Once you get used to a great tool you don’t want to use anything else. But people who only use mediocre tools don’t even know that they need something better. Or even worse: They don’t like the better tool at first. Let me give you some examples… (This blog posting is somewhat related to Cheap plastic drills).
I love to cook. And I think that great tools can make a difference. So, a couple of years ago, I bought two rather expensive kitchen knives. I loved them right away, but it took some time to really get used to them. And it took some more time practicing to sharpen them with a grindstone (A knife is sharp when you can use it to shave the back of your hand).
Now that I am used to having sharp knives I just can’t stand working with “normal” ones. I rarely use my cheap knives anymore - only for cutting cheese, butter and other “soft” stuff. But when a friend of mine, who likes cooking too, tried my knives he said: “I don’t know, they don’t really feel right. And I don’t need such a sharp knife anyway”. Not only was he satisfied with mediocre tools, he didn’t even like the better tools at first!
I have seen something similar with software tools too. I come from a Java background. I have been using Eclipse and Mercurial for some time. When I started my first .NET project I was shocked how many shortcomings Visual Studio and Team Foundation Server (both version 2010) had compared to what I was used to. It is impossible to operate Visual Studio only with the keyboard. Refactoring is a Joke. You can not search for types. TFS sometimes loses local edits, and offline mode and merging are a pain. And don’t get me started about MSTest. Just to mention a few of my issues…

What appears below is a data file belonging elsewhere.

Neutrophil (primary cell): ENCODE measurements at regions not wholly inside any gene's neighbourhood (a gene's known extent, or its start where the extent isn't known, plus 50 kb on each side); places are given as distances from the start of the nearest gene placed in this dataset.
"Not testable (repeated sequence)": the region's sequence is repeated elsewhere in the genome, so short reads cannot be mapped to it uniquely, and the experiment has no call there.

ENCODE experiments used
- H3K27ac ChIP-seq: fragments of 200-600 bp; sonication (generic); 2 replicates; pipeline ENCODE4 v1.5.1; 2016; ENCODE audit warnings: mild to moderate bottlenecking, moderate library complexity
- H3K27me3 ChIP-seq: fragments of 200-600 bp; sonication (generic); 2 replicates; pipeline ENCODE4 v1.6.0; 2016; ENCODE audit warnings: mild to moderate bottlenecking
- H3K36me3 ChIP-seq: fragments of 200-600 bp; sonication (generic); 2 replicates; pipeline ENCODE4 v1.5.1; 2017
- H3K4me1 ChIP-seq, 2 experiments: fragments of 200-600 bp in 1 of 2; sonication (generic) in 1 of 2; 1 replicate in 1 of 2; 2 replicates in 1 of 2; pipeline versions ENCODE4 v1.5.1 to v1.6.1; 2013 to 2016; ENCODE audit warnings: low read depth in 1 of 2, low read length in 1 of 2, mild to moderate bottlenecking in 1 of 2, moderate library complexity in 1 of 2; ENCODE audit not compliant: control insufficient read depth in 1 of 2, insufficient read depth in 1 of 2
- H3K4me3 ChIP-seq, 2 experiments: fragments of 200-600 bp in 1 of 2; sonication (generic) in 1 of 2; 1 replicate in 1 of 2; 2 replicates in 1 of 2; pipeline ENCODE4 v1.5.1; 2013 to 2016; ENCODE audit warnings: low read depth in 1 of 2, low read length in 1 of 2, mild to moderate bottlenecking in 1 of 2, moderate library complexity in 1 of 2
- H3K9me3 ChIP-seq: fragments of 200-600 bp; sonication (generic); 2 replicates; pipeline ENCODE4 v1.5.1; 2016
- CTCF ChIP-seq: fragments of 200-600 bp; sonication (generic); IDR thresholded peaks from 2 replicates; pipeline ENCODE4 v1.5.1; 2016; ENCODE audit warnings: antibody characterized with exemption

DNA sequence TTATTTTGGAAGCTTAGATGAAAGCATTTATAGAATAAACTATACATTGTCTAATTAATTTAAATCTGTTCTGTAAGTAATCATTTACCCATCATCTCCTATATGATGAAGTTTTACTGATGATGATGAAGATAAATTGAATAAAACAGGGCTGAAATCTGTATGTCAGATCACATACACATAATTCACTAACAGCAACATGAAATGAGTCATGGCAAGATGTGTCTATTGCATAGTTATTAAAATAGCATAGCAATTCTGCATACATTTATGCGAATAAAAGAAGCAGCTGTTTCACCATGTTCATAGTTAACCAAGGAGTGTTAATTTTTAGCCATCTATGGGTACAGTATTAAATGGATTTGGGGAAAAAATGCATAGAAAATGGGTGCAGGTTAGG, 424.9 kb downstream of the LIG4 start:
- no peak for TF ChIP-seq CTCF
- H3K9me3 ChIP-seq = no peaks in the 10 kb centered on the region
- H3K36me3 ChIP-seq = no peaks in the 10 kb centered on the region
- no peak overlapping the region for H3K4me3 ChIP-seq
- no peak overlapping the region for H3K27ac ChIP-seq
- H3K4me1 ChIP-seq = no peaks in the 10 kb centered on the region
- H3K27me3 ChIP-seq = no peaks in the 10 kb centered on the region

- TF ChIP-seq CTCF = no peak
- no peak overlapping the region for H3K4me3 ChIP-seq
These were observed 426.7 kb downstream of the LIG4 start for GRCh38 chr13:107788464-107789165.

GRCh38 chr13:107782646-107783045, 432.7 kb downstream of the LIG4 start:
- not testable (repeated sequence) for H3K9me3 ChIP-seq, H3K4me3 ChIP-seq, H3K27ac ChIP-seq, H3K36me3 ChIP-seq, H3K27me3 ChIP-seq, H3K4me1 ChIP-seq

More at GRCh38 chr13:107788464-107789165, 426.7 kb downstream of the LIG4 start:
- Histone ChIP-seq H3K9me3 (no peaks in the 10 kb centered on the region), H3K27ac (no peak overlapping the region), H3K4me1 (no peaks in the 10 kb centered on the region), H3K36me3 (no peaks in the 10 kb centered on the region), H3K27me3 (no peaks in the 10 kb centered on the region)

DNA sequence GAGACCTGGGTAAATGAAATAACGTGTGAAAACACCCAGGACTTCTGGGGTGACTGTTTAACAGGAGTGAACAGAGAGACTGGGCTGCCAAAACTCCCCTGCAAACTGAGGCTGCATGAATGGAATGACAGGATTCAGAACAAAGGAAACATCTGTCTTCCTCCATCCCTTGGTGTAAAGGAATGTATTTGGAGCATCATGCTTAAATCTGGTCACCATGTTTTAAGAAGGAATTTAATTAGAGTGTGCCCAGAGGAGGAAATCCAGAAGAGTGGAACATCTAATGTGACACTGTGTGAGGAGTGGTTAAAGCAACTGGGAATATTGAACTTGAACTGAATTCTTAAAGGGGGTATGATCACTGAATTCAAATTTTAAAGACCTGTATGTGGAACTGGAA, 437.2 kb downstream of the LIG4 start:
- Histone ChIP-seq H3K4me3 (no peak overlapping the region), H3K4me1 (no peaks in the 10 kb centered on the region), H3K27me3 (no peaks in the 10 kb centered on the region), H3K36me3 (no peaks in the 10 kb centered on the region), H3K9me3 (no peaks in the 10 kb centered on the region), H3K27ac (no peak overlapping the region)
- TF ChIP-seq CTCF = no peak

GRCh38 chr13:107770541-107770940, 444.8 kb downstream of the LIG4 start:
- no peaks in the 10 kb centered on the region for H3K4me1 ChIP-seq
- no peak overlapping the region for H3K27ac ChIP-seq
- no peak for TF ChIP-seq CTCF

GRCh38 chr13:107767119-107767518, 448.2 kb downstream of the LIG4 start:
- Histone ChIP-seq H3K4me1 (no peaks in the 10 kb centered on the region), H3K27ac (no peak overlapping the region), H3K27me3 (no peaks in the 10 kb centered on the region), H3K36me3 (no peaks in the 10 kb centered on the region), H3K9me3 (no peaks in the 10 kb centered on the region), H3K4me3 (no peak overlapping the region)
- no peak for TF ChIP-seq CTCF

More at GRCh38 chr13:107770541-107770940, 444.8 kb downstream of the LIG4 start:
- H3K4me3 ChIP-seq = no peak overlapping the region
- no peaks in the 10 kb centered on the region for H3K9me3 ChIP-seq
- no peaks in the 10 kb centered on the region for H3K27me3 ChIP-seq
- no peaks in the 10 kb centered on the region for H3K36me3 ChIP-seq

But my coworkers, who had used both tools for several years, didn’t understand my criticism. They thought that those were minor issues and that one didn’t need those features anyway. They told me that VS and TFS were excellent products, and that all tools have shortcomings. Well, I can not agree with the first part of that sentence.
I am guilty too
I don’t sharpen my my knives often enough. I still use Java for most of my programming. I kinda like Ruby and Python but never learned them well enough so they could replace Java for me. I want to learn Clojure and Light Table but I don’t find the time. I still use Eclipse although I know that IntelliJ has some features I’d probably like.
So, yes: I am guilty too. But I hope to improve one or another of the above in the coming months. What about you?
Read more about how software architecture and design impact your agility in my book “Quick Glance At: Agile Anti-Patterns”: Buy it now!
You might be also interested in:
- Simple Design passes its Tests: How software design and testing go hand in hand.
- Cheap plastic drills: Most people think construction workers should have great tools. A lot of people think paying more than 1000 Euros for an office chair is a waste of money, even for a software developer who uses it 8 hours a day. Good tools are expensive.
- REPL Driven Development and Testing in Clojure: Some ideas how you can use a REPL to drive your design and create regression tests.